Dimensional error analysis in point cloud-based inspection using a non-contact method for data acquisition

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    The digital reconstruction of a computer aided design model from a physical object in the case of non-existence of such models has been a great challenge to engineers. With the advent of coordinate measuring machines (CMM), topological information of the points on the object's surface can be extracted in the form of a point cloud. However, CMM has been a very slow process with relatively low resolution which becomes a hurdle for a rapid manufacturing process. As a result, a non-contact method has been developed to provide higher speed and high resolution scanning. Therefore, the source of uncertainties for a non-contact probe, especially the laser scanner, had been reviewed to identify the potential improvement areas. Although the uncertainties are related to data acquisition capability, the surface construction effectiveness from the point clouds has similar importance to obtain the most accurate contour with minimum deviation from the actual surface. This can be achieved by eliminating the noise and by fitting the best shape according to the feature, such as a plane, cylinder or sphere, to the point cloud. The main aim of this work is to analyse and improve the performance of the laser scanner in terms of dimensional accuracy. A DIGIBOT II™ 3D laser digitizer which uses a remote ranging method was examined in the present work. The triangulation scanning system of this digitizer uses a high energy light source projected on the object's surface and a detector to sense the reflection. It was found that the scanning errors consist of random errors and systematic errors. For this scanner, the scanning data are random and follow the Gaussian distribution after the outliers are eliminated from the point cloud. The random error follows a systematic pattern where it varies with the scan depth and it is at a minimum when the y -coordinate is 228 mm and where the value of the error would be -0.0642 mm. The first systematic error is caused by the difference in the efficiency of photodetectors and the second systematic error is caused by the reflected laser intensity decrement as the scan depth increases. The second systematic error changes linearly when the y -coordinate is positive. Other methods for improving the scanning accuracy of the scanner have been recommended.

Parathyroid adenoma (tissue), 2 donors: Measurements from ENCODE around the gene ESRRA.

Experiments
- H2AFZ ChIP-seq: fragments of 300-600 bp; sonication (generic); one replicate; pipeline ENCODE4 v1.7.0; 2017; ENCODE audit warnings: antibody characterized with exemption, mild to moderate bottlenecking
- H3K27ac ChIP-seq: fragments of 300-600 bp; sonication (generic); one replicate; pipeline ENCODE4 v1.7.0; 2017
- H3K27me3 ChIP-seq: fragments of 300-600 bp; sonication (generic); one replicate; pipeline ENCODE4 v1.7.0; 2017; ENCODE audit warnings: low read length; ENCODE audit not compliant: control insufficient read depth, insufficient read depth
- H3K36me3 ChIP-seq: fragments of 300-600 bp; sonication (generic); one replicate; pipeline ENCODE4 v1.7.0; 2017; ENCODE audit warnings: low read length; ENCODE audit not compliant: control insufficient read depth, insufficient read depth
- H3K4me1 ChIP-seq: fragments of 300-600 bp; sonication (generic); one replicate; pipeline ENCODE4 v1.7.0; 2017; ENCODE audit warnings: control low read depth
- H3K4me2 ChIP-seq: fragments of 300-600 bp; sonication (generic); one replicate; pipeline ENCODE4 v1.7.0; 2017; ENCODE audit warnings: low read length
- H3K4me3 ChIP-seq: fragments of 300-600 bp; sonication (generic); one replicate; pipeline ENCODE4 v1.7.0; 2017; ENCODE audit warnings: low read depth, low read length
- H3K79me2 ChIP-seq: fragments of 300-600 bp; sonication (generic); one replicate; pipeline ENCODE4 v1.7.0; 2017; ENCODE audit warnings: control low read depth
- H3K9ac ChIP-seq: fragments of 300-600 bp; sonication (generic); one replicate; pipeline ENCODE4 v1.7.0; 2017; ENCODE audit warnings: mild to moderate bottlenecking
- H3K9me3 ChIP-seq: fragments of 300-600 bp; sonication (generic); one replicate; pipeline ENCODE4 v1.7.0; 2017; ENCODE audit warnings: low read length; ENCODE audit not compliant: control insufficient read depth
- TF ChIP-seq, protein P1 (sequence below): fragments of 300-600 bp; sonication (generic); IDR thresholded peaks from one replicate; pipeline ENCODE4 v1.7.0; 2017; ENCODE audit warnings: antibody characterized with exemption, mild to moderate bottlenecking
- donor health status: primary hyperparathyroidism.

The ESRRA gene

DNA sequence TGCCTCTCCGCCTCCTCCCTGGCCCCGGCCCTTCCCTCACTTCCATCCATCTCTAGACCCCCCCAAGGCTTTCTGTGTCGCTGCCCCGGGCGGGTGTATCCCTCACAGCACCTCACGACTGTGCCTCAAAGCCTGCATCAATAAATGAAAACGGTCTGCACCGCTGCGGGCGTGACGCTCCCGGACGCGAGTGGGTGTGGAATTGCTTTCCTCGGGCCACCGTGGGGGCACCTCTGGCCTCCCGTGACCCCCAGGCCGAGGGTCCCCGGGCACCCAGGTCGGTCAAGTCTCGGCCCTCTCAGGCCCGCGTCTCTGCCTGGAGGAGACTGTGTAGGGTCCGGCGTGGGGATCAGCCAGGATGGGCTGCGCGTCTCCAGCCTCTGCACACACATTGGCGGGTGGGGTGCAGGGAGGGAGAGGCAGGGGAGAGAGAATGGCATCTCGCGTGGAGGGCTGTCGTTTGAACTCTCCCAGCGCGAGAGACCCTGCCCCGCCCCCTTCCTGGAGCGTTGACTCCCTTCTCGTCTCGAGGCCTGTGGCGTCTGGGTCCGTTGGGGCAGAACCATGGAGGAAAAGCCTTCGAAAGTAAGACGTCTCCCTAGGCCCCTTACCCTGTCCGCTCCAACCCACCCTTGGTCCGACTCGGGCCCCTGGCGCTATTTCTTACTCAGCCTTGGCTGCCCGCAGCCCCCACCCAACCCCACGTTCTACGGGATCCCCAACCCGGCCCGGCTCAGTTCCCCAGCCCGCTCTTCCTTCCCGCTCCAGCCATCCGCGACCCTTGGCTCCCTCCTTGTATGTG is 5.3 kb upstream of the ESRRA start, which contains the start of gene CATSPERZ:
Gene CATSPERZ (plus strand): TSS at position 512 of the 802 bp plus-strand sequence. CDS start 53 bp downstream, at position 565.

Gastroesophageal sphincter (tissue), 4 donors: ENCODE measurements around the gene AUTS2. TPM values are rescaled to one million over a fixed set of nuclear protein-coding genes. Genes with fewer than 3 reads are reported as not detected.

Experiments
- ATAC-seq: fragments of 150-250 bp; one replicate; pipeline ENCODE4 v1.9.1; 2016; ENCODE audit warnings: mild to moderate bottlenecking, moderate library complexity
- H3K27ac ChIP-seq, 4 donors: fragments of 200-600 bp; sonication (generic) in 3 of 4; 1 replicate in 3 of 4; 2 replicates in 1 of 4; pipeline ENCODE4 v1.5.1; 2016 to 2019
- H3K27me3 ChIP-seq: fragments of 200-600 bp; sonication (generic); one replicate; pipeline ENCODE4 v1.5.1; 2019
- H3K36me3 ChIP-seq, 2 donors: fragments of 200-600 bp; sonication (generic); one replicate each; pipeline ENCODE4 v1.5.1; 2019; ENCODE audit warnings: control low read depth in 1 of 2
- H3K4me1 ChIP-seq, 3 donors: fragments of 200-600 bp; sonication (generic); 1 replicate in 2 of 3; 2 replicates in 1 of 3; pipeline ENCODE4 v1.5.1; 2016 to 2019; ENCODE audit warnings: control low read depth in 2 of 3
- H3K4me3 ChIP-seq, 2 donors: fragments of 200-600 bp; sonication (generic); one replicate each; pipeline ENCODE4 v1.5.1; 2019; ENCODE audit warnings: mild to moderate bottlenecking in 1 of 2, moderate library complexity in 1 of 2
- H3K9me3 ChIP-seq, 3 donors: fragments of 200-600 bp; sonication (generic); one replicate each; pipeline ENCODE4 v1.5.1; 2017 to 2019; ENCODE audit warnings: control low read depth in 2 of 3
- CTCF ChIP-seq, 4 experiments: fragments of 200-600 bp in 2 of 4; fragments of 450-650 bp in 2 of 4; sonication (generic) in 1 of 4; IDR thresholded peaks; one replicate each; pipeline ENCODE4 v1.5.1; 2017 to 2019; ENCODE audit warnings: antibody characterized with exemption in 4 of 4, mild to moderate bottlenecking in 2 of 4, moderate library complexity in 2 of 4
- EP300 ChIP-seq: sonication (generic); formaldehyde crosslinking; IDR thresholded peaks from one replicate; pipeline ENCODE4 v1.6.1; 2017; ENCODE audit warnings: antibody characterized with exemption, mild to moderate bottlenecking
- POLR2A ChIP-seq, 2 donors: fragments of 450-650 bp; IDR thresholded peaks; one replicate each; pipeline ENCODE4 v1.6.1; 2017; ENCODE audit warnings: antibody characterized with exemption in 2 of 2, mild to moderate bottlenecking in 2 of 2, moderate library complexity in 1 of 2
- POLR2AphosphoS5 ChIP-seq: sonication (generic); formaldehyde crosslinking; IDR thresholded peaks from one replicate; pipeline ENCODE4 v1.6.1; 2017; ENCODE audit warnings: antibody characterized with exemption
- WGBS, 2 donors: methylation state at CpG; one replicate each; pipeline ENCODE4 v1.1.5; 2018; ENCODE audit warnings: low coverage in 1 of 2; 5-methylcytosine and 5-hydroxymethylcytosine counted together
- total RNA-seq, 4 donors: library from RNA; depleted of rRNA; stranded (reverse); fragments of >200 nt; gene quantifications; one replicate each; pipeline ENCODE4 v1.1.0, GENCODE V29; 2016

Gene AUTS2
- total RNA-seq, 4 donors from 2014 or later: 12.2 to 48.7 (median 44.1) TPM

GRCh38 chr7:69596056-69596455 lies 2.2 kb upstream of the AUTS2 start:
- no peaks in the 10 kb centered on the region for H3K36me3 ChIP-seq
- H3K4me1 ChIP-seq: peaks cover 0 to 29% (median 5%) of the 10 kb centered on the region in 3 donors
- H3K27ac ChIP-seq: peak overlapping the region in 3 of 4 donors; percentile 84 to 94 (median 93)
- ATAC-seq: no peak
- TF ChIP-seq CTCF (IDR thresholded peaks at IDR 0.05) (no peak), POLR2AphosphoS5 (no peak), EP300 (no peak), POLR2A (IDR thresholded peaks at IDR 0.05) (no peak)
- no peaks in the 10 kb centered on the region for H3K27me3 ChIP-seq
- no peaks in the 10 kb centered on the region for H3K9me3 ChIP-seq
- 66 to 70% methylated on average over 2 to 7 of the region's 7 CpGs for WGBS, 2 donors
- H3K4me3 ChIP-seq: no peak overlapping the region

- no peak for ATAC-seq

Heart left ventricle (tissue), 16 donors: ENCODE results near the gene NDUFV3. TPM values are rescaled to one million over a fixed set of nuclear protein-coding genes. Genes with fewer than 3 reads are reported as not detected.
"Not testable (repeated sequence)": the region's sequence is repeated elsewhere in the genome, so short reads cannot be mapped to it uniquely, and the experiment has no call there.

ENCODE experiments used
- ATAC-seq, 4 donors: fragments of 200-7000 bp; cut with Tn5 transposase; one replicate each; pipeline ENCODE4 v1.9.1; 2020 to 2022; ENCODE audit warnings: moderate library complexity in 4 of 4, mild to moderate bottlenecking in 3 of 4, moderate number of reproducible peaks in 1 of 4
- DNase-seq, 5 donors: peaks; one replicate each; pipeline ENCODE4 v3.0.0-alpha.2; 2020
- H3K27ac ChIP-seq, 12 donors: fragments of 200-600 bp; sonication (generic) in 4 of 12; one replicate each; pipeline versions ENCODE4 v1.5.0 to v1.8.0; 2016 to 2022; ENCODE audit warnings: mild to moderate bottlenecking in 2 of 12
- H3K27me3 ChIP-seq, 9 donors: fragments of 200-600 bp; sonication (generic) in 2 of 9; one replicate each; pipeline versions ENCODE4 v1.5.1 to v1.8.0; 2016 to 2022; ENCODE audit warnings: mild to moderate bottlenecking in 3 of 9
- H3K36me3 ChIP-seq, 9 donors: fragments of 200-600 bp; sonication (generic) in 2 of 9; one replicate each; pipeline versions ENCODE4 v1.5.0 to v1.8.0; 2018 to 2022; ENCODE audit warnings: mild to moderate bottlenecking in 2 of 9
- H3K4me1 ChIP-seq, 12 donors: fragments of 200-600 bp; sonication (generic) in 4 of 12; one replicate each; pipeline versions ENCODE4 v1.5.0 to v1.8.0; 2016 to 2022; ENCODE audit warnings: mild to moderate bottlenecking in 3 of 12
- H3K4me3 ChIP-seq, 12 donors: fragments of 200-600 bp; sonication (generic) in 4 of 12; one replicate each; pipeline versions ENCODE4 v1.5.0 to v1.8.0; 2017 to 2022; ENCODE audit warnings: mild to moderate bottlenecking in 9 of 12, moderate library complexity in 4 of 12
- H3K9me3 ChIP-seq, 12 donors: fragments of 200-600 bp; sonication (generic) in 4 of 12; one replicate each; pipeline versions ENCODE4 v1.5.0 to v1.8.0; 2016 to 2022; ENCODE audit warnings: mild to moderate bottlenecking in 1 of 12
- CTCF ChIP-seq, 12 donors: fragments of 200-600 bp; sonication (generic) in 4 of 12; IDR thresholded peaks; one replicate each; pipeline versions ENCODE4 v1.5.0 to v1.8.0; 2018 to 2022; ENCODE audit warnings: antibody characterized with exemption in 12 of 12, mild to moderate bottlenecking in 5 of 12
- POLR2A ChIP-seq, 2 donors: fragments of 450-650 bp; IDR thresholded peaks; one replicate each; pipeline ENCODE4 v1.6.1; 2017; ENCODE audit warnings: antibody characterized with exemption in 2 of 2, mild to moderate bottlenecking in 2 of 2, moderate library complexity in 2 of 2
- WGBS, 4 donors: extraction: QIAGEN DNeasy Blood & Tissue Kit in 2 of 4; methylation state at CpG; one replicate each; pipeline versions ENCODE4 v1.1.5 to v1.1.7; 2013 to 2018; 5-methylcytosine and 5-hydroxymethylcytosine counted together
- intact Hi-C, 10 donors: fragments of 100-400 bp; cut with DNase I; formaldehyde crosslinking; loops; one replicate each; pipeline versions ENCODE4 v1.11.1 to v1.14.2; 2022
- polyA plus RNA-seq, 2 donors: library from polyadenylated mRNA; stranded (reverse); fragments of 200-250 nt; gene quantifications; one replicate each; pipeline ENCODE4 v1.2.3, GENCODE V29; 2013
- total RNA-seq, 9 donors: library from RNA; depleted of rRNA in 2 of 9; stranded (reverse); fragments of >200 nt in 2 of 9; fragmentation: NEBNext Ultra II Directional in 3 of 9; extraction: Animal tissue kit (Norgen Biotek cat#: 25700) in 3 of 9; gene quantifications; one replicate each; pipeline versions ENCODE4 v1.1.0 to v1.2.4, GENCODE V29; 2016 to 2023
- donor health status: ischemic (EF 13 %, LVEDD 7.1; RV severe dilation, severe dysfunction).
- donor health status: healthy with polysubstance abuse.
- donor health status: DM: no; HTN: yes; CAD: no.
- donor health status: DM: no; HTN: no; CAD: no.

Original languageEnglish
    Pages (from-to)075303
    Number of pages1
    JournalMeasurement Science and Technology
    Issue number7
    Publication statusPublished - Jul 2010


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